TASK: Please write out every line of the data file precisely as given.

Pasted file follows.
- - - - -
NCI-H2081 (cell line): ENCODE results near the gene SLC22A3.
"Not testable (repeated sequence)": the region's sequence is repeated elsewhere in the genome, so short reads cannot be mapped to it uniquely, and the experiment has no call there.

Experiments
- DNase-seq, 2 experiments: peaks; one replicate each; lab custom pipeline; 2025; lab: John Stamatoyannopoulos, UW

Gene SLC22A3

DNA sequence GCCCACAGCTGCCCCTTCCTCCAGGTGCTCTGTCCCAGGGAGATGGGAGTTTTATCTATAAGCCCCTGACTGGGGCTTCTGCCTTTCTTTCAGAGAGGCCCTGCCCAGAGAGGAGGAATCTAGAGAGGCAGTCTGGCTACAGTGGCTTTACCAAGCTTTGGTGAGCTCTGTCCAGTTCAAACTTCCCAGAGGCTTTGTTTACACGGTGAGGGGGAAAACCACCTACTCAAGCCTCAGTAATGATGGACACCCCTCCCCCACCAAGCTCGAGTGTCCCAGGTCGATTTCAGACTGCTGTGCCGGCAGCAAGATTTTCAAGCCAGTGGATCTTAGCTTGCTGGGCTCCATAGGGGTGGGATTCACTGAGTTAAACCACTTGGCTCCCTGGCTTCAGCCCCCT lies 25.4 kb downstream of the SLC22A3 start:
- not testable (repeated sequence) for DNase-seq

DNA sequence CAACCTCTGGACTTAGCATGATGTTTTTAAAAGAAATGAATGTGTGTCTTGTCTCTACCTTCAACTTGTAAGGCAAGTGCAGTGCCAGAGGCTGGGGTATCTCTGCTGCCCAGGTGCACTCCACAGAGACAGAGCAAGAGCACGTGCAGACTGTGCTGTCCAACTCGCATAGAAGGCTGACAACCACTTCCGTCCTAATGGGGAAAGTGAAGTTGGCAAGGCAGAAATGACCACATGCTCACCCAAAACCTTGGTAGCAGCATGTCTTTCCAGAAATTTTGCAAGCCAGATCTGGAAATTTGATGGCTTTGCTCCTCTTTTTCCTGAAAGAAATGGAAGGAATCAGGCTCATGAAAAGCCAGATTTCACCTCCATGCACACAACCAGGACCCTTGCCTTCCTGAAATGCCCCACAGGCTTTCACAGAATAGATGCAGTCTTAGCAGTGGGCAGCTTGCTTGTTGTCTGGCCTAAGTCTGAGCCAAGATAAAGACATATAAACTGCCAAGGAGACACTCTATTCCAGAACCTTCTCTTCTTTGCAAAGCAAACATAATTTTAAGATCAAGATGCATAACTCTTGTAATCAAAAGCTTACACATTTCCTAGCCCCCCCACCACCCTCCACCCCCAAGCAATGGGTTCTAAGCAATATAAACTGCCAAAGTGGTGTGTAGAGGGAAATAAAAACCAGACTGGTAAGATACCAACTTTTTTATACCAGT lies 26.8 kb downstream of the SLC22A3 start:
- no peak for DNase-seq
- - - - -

NCI-H2081 (cell line): ENCODE results near the gene SLC22A3.
"Not testable (repeated sequence)": the region's sequence is repeated elsewhere in the genome, so short reads cannot be mapped to it uniquely, and the experiment has no call there.

Experiments
- DNase-seq, 2 experiments: peaks; one replicate each; lab custom pipeline; 2025; lab: John Stamatoyannopoulos, UW

Gene SLC22A3

DNA sequence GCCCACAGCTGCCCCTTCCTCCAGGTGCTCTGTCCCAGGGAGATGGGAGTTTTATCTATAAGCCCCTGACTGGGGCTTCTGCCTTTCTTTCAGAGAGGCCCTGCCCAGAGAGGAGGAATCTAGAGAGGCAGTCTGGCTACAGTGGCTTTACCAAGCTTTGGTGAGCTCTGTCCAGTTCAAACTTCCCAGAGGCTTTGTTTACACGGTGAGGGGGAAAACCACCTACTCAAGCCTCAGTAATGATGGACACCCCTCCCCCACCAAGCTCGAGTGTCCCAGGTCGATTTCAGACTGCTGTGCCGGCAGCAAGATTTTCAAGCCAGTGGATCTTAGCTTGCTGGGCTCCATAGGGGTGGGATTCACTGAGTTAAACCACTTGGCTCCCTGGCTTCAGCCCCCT lies 25.4 kb downstream of the SLC22A3 start:
- not testable (repeated sequence) for DNase-seq

DNA sequence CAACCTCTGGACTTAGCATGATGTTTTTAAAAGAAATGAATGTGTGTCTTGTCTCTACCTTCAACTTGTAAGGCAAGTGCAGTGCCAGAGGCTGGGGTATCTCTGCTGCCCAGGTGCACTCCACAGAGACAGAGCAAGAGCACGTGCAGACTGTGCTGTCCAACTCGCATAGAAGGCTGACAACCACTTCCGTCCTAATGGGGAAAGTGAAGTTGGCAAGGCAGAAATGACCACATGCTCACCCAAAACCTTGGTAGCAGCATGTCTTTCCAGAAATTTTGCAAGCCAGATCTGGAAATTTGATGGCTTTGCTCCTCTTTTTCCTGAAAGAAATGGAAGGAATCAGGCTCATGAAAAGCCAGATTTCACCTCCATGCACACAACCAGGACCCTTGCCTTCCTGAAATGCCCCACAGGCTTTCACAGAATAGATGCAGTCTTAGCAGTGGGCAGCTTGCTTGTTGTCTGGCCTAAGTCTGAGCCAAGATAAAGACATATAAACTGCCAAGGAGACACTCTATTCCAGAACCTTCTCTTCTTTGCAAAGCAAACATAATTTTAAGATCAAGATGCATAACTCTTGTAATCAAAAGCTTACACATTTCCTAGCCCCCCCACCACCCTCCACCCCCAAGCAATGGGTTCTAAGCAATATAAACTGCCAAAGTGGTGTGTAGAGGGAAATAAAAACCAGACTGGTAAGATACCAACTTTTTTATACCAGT lies 26.8 kb downstream of the SLC22A3 start:
- no peak for DNase-seq